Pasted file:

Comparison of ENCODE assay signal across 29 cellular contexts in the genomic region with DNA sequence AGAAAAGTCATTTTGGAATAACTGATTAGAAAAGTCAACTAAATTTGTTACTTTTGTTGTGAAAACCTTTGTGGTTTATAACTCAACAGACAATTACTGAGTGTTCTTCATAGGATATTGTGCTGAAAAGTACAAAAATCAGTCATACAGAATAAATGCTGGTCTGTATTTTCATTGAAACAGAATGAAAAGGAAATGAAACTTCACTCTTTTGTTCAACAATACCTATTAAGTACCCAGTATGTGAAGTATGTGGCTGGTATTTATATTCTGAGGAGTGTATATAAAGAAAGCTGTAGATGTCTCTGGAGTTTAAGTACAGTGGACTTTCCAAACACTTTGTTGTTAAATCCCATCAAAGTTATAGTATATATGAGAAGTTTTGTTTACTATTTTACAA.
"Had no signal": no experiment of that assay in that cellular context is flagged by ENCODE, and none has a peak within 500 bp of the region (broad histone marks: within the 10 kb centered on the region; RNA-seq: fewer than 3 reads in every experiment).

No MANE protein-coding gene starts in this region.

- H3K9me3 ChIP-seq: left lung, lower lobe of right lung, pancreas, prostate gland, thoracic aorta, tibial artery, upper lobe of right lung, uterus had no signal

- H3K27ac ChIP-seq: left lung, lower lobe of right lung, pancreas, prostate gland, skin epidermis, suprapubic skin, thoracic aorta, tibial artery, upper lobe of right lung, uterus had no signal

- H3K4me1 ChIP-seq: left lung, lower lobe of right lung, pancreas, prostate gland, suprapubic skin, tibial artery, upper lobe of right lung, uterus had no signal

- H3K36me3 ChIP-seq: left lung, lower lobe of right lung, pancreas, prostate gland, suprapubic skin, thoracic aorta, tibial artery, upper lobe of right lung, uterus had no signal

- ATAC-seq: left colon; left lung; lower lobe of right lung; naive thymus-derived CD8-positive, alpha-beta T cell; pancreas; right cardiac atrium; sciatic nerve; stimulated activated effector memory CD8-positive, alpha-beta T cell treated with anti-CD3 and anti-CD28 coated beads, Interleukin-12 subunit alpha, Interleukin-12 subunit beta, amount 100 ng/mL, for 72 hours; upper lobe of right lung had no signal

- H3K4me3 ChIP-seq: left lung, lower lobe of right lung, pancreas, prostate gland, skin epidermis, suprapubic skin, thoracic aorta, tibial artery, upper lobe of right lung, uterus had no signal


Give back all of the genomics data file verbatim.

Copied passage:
Comparison of ENCODE assay signal across 29 cellular contexts in the genomic region with DNA sequence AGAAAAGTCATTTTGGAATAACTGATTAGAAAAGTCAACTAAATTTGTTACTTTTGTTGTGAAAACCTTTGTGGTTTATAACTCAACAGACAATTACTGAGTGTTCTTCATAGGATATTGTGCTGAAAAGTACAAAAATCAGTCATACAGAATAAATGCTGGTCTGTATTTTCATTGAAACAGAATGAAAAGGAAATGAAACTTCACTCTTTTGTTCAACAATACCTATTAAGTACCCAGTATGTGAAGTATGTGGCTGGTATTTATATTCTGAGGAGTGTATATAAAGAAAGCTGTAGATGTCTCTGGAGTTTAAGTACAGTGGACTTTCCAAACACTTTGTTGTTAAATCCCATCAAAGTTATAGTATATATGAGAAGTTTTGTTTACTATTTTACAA.
"Had no signal": no experiment of that assay in that cellular context is flagged by ENCODE, and none has a peak within 500 bp of the region (broad histone marks: within the 10 kb centered on the region; RNA-seq: fewer than 3 reads in every experiment).

No MANE protein-coding gene starts in this region.

- H3K9me3 ChIP-seq: left lung, lower lobe of right lung, pancreas, prostate gland, thoracic aorta, tibial artery, upper lobe of right lung, uterus had no signal

- H3K27ac ChIP-seq: left lung, lower lobe of right lung, pancreas, prostate gland, skin epidermis, suprapubic skin, thoracic aorta, tibial artery, upper lobe of right lung, uterus had no signal

- H3K4me1 ChIP-seq: left lung, lower lobe of right lung, pancreas, prostate gland, suprapubic skin, tibial artery, upper lobe of right lung, uterus had no signal

- H3K36me3 ChIP-seq: left lung, lower lobe of right lung, pancreas, prostate gland, suprapubic skin, thoracic aorta, tibial artery, upper lobe of right lung, uterus had no signal

- ATAC-seq: left colon; left lung; lower lobe of right lung; naive thymus-derived CD8-positive, alpha-beta T cell; pancreas; right cardiac atrium; sciatic nerve; stimulated activated effector memory CD8-positive, alpha-beta T cell treated with anti-CD3 and anti-CD28 coated beads, Interleukin-12 subunit alpha, Interleukin-12 subunit beta, amount 100 ng/mL, for 72 hours; upper lobe of right lung had no signal

- H3K4me3 ChIP-seq: left lung, lower lobe of right lung, pancreas, prostate gland, skin epidermis, suprapubic skin, thoracic aorta, tibial artery, upper lobe of right lung, uterus had no signal